Learn how to create a beautiful indigo picnic blanket for this summer’s sunny afternoons using shibori dying methods!
This post comes from our blog intern, Natalie!
With the recent drop our new sky-hued collection, all things blue are on my mind. I have always loved the crisp color, especially when paired together with its equally stark counterpart, white. The two colors work together harmoniously whether they are evident in crashing ocean waves, or a partly cloudy sky. My personal favorite way to see them is in the intricate patterns created on linens with shibori dying techniques.
Shibori, or indigo tie-dye as it is modernly classified, dates back to 8th century in Japan. Through a series of binding, folding, or pleating techniques – and blue dye – a beautiful pattern is created.
Since moving to Philly for the summer, I’ve found my favorite weekend pastime to be picnics at the various grassy parks throughout the city. There is something so simple and enjoyable about taking time to relax, enjoy food, and soak in some sunshine. Since I’ve never had an actual picnic blanket to use for this reoccurring activity, I decided making one would be the first way I would experiment with the shibori dye! Take a look below at the process.
What you need:
Indigo dye kit (this kit includes dye, gloves, and rubber bands and is available at most craft stores)
5 gallon bucket with lid
2 yards of white fabric (make sure the fabric is made from natural fibers for the best results)
2 pieces of wood
The first step is to get the dye ready, as it has to sit for about fifteen minutes before you can use it. Fill the bucket with 4 gallons of water and add in the blue dye, soda ash, and reduction agent. Stir in a circular motion until everything has dissolved and place the lid on tightly.
Now it’s time to prep the fabric! Start by folding your fabric lengthwise in an accordion fold until it is about a foot in width. Make sure to smooth the fabric after each fold to keep things as neat and even as possible.
Fold your fabric into a series of right triangles, stacking each one on top of the others. Same as in the previous step, smooth the fabric after each new fold.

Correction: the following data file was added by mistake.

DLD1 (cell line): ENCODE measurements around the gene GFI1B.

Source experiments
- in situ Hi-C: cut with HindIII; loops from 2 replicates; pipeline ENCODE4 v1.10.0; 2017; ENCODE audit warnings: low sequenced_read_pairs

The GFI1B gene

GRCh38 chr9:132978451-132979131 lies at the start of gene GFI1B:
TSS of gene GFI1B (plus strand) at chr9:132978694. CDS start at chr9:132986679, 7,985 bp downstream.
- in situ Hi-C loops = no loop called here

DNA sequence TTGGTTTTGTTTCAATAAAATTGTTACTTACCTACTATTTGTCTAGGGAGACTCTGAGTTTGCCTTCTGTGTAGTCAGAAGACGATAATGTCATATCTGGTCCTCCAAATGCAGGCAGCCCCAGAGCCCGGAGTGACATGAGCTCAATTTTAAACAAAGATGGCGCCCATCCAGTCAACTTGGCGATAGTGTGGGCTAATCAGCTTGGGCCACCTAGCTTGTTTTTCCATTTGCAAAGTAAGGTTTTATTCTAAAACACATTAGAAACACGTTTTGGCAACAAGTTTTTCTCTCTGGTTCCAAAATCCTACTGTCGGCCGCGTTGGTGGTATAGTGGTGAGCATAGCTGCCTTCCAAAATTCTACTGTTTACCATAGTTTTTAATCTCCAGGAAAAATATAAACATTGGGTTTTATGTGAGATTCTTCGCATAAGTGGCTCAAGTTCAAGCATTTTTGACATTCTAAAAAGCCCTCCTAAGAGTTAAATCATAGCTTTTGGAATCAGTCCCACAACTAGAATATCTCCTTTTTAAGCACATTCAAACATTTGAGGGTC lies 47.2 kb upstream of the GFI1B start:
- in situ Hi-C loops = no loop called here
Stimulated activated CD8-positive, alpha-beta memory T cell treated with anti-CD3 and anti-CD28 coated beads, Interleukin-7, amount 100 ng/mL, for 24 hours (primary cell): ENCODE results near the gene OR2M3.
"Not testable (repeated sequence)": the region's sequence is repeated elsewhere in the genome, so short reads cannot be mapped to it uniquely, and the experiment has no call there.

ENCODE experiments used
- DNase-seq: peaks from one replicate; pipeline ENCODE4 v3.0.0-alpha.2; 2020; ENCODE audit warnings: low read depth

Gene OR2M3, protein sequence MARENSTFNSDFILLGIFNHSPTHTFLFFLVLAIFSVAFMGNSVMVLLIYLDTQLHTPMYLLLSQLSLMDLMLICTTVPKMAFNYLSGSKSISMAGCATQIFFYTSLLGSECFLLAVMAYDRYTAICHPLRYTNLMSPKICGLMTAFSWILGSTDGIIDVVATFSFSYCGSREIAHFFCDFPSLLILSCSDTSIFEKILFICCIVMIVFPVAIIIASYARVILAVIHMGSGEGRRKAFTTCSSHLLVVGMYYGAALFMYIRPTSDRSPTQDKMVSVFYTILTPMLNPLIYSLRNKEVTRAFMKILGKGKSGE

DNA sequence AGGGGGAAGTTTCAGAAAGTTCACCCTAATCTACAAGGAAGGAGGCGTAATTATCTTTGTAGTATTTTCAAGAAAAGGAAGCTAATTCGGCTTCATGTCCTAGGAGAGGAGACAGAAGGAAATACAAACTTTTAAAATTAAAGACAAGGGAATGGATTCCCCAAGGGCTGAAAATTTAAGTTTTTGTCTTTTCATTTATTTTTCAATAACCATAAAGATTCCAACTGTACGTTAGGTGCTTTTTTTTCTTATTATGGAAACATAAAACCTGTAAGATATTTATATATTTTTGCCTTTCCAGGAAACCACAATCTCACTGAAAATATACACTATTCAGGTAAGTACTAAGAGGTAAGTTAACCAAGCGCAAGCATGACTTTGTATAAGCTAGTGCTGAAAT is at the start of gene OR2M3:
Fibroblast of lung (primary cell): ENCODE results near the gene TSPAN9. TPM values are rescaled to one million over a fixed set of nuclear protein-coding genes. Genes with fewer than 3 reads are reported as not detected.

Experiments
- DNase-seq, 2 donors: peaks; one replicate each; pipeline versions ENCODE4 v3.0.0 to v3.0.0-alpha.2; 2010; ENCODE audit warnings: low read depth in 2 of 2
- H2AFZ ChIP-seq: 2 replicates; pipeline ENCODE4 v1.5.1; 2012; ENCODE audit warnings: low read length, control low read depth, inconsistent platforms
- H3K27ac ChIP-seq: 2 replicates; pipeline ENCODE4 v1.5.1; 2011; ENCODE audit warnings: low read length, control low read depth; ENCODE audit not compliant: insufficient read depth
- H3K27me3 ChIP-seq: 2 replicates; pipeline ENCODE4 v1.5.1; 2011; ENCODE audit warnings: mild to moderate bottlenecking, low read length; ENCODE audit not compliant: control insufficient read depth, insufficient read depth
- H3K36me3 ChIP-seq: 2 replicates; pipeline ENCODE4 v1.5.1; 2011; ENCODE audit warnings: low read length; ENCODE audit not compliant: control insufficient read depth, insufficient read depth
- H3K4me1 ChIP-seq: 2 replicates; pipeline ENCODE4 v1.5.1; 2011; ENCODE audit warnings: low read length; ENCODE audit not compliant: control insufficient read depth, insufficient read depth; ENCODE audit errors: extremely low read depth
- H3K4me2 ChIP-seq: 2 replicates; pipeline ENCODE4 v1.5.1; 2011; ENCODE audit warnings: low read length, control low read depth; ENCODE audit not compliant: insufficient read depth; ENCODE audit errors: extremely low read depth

To create the pattern, press two identical pieces of wood on either side of the fabric. Secure the pieces in place with 5 to 6 thick rubber bands. I added additional rubber bands onto the corners of the triangle to add more interest to the pattern. The most important thing to remember is that there is no one way to do this! Whatever you do will turn out unique and beautiful – trust me. Just keep in mind that wherever there is wood or rubber bands will be white when the fabric is unfolded.
Get your fabric completely wet in either a sink or clean bucket of water, and squeeze out any excess water. Now you are ready to dye! Put on gloves to protect your hands and remove the lid off the dye bucket. You will notice a layer of thick foam over the top of the dye when you first open it. Simply push this to the side and submerge the fabric into the bucket.
For several minutes use your hands to manipulate the fabric, making sure every inch of it is coming in contact with the dye. Remove the fabric, and let it sit for 20 minutes. When you first take it out it will be a greenish color, but during the time it sits out it will oxidize and turn blue. Repeat this step 2 to 4 more times, the more times you do it the darker the indigo hue will be.
Let your fabric dry and set overnight. The next day, after quickly rinsing the fabric in water, remove the rubber bands and wood from the fabric. In a sink or bucket of clean water, thoroughly rinse the the blanket of any excess dye. If you are using a bucket, continue changing out the water until the fabric is not emitting any more blue.
The last step is to wash and dry your blanket!
Grab some friends, food, and your new indigo blanket and enjoy a summer afternoon picnic!
More DIY ideas from the BLDG 25 blog.